According to U.S. Census Bureau projections, the United States will face dramatic demographic changes over the next one hundred years. The population is expected to grow more slowly but age more rapidly, with the share of the population over 65 climbing to a succession of new record highs. Additionally, the United States will once again become a nation of immigrants. Well over half of the increase in the U.S. population will be caused by the inflow of new immigrants and their children. And because the source of the immigrant inflow has shifted from Europe to Latin America and Asia, this new wave will change the voice and face of America forever.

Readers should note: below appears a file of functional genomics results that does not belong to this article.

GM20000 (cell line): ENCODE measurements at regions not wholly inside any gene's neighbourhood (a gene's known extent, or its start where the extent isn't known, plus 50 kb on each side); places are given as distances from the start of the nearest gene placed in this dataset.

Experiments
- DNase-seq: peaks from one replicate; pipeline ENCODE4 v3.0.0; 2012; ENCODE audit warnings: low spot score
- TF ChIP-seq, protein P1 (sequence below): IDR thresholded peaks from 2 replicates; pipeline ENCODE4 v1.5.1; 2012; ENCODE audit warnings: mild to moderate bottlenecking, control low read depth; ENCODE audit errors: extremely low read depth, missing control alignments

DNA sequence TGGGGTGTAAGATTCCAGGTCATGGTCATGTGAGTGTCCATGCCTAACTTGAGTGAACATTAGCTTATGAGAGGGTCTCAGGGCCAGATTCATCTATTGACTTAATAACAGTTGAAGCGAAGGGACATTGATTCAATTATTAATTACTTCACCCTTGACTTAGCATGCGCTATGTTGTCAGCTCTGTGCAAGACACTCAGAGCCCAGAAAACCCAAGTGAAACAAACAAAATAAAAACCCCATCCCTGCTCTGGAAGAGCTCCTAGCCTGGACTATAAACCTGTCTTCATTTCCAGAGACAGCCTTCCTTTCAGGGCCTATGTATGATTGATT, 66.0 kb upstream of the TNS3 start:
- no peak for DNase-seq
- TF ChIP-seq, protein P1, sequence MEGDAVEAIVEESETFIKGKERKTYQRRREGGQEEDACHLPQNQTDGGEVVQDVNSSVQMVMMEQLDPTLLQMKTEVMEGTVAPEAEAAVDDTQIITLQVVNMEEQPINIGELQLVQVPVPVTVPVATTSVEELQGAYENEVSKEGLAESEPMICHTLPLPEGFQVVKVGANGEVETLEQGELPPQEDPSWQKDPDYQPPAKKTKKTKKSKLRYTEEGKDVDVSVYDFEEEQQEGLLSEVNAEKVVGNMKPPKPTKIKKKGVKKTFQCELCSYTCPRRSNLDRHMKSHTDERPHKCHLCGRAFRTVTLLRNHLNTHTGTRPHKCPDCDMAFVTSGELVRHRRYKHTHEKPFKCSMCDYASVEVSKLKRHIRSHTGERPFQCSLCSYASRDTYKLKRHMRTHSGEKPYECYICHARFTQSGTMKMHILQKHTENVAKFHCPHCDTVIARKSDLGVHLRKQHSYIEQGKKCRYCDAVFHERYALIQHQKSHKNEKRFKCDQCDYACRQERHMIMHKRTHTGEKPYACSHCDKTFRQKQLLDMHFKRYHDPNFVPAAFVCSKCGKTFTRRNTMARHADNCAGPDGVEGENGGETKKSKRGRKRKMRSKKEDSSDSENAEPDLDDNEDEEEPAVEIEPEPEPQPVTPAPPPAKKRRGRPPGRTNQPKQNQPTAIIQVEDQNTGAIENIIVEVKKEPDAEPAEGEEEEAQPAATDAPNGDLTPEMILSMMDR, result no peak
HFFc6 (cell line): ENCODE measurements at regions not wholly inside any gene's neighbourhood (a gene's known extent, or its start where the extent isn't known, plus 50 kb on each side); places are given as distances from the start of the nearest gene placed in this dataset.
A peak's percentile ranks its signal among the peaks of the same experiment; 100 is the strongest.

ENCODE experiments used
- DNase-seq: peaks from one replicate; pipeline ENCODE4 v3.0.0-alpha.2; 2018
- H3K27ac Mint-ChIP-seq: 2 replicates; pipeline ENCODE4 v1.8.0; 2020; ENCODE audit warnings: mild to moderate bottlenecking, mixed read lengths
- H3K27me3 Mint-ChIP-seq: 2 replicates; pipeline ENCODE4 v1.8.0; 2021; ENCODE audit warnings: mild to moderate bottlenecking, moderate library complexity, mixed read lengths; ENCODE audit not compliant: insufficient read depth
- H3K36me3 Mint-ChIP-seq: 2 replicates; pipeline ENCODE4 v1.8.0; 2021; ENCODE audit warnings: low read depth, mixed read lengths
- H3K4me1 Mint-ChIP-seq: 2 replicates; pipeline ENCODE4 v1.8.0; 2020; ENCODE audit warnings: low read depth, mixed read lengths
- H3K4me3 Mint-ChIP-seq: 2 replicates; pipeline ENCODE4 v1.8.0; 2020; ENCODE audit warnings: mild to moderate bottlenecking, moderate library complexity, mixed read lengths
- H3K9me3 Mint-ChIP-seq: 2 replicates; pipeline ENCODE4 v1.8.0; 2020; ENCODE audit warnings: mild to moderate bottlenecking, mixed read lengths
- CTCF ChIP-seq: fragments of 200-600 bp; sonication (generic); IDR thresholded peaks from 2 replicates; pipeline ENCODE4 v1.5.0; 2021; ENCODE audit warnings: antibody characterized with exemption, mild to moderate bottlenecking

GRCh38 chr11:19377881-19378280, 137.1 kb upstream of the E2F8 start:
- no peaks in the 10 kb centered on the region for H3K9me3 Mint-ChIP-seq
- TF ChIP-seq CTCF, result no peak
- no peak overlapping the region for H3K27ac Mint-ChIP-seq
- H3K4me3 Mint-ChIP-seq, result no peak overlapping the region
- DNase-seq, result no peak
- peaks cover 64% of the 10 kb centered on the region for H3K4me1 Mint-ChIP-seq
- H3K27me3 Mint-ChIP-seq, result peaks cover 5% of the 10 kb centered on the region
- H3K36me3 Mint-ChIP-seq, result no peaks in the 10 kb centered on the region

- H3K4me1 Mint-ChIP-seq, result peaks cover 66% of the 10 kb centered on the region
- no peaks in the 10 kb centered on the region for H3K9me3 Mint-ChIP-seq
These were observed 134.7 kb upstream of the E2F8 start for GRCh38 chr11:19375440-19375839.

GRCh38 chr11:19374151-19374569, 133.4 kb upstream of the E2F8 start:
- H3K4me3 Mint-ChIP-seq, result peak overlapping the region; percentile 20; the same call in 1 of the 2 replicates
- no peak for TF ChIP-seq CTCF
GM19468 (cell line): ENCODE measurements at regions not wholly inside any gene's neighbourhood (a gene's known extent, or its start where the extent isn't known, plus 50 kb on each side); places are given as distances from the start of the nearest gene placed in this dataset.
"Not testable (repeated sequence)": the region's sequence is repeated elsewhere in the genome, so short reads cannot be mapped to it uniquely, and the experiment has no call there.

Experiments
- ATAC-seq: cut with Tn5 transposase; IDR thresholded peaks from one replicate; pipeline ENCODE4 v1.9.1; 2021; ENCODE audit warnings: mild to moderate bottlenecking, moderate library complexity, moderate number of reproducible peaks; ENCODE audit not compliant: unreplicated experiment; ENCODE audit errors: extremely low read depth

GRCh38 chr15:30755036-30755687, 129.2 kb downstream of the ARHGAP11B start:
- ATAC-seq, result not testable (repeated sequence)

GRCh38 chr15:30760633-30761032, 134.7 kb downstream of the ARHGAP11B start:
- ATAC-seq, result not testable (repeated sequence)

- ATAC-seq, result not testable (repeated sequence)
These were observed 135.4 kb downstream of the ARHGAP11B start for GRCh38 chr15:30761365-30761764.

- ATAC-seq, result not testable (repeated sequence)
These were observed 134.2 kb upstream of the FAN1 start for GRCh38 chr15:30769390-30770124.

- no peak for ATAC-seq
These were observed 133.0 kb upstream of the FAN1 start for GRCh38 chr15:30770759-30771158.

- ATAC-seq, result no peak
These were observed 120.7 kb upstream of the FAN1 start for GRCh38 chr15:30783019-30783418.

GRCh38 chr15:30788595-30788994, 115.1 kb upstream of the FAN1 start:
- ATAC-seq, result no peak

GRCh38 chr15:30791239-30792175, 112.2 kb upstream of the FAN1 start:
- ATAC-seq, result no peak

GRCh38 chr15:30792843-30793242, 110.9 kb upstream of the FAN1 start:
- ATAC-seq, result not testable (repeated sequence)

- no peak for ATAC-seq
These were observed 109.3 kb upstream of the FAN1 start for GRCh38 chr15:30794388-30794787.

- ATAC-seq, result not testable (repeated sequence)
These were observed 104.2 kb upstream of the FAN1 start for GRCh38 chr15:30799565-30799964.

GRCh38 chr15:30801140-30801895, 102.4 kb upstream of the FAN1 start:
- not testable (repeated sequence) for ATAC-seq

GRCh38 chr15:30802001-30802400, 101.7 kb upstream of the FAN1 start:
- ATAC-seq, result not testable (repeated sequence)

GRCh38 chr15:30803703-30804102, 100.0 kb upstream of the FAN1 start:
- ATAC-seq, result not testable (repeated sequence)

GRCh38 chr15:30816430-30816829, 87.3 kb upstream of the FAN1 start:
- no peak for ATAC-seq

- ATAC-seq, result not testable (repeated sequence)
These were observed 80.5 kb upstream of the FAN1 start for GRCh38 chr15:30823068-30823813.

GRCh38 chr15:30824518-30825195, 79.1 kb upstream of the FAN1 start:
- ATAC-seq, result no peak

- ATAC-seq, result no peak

In this article (originally prepared for Seismic Shifts: The Economic Impact of Demographic Change, a June 2001 conference sponsored by the Federal Reserve Bank of Boston) the authors discuss the implications for U.S. labor markets of three projected demographic developments: population aging, the slow growth of the workforce, and increased immigration. In so doing, they emphasize the outlook for aggregate U.S. welfare, labor quality, and productivity growth. The authors examine the economic adjustments that might be triggered by these demographic trends, and they explore some policy implications, specifically regarding social insurance programs and immigration. Measures to extend the normal work life as lifetimes lengthen also warrant consideration. The authors findings suggest that, with the help of such measures, the U.S. economy will likely accommodate the real demands posed by these demographic changes without serious strainalthough certain groups may bear a disproportionate share of the adjustment costs. Given the importance of productivity gains to increasing our standard of living as the population ages and the relative size of our workforce shrinks, steps to raise U.S. educational attainment head the authors list of policy recommendations.